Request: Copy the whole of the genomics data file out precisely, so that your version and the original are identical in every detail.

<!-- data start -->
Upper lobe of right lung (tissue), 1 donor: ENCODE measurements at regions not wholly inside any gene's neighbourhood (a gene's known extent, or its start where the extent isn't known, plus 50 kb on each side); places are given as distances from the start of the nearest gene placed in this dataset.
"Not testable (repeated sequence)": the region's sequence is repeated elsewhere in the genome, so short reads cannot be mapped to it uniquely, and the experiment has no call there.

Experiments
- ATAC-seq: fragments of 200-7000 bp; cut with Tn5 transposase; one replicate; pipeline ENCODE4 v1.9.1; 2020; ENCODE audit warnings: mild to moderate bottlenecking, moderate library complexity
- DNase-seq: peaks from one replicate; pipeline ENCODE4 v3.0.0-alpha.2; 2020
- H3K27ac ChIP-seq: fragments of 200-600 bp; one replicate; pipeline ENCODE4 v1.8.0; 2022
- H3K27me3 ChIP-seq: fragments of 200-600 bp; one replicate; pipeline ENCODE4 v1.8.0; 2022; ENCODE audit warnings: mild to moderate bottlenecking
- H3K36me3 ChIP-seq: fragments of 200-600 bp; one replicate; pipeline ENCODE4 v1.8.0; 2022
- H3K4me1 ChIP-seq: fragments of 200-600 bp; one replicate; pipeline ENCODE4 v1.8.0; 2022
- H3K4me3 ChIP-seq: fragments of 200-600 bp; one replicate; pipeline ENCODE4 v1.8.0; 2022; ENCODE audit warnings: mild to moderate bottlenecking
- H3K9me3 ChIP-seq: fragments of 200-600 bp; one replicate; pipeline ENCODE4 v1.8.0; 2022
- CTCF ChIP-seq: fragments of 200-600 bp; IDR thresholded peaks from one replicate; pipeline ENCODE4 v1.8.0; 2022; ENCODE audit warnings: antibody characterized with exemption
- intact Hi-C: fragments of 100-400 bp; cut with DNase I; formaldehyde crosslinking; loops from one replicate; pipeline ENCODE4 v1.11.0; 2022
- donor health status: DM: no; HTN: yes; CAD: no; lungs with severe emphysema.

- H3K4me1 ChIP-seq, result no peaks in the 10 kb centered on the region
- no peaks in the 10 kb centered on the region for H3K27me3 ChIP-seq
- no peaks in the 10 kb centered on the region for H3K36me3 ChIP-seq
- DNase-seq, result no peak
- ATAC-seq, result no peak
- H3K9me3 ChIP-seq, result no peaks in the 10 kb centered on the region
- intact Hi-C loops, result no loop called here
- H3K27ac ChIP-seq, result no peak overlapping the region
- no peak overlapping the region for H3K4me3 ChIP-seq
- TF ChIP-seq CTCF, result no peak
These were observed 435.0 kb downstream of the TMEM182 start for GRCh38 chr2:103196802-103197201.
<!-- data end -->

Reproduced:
Upper lobe of right lung (tissue), 1 donor: ENCODE measurements at regions not wholly inside any gene's neighbourhood (a gene's known extent, or its start where the extent isn't known, plus 50 kb on each side); places are given as distances from the start of the nearest gene placed in this dataset.
"Not testable (repeated sequence)": the region's sequence is repeated elsewhere in the genome, so short reads cannot be mapped to it uniquely, and the experiment has no call there.

Experiments
- ATAC-seq: fragments of 200-7000 bp; cut with Tn5 transposase; one replicate; pipeline ENCODE4 v1.9.1; 2020; ENCODE audit warnings: mild to moderate bottlenecking, moderate library complexity
- DNase-seq: peaks from one replicate; pipeline ENCODE4 v3.0.0-alpha.2; 2020
- H3K27ac ChIP-seq: fragments of 200-600 bp; one replicate; pipeline ENCODE4 v1.8.0; 2022
- H3K27me3 ChIP-seq: fragments of 200-600 bp; one replicate; pipeline ENCODE4 v1.8.0; 2022; ENCODE audit warnings: mild to moderate bottlenecking
- H3K36me3 ChIP-seq: fragments of 200-600 bp; one replicate; pipeline ENCODE4 v1.8.0; 2022
- H3K4me1 ChIP-seq: fragments of 200-600 bp; one replicate; pipeline ENCODE4 v1.8.0; 2022
- H3K4me3 ChIP-seq: fragments of 200-600 bp; one replicate; pipeline ENCODE4 v1.8.0; 2022; ENCODE audit warnings: mild to moderate bottlenecking
- H3K9me3 ChIP-seq: fragments of 200-600 bp; one replicate; pipeline ENCODE4 v1.8.0; 2022
- CTCF ChIP-seq: fragments of 200-600 bp; IDR thresholded peaks from one replicate; pipeline ENCODE4 v1.8.0; 2022; ENCODE audit warnings: antibody characterized with exemption
- intact Hi-C: fragments of 100-400 bp; cut with DNase I; formaldehyde crosslinking; loops from one replicate; pipeline ENCODE4 v1.11.0; 2022
- donor health status: DM: no; HTN: yes; CAD: no; lungs with severe emphysema.

- H3K4me1 ChIP-seq, result no peaks in the 10 kb centered on the region
- no peaks in the 10 kb centered on the region for H3K27me3 ChIP-seq
- no peaks in the 10 kb centered on the region for H3K36me3 ChIP-seq
- DNase-seq, result no peak
- ATAC-seq, result no peak
- H3K9me3 ChIP-seq, result no peaks in the 10 kb centered on the region
- intact Hi-C loops, result no loop called here
- H3K27ac ChIP-seq, result no peak overlapping the region
- no peak overlapping the region for H3K4me3 ChIP-seq
- TF ChIP-seq CTCF, result no peak
These were observed 435.0 kb downstream of the TMEM182 start for GRCh38 chr2:103196802-103197201.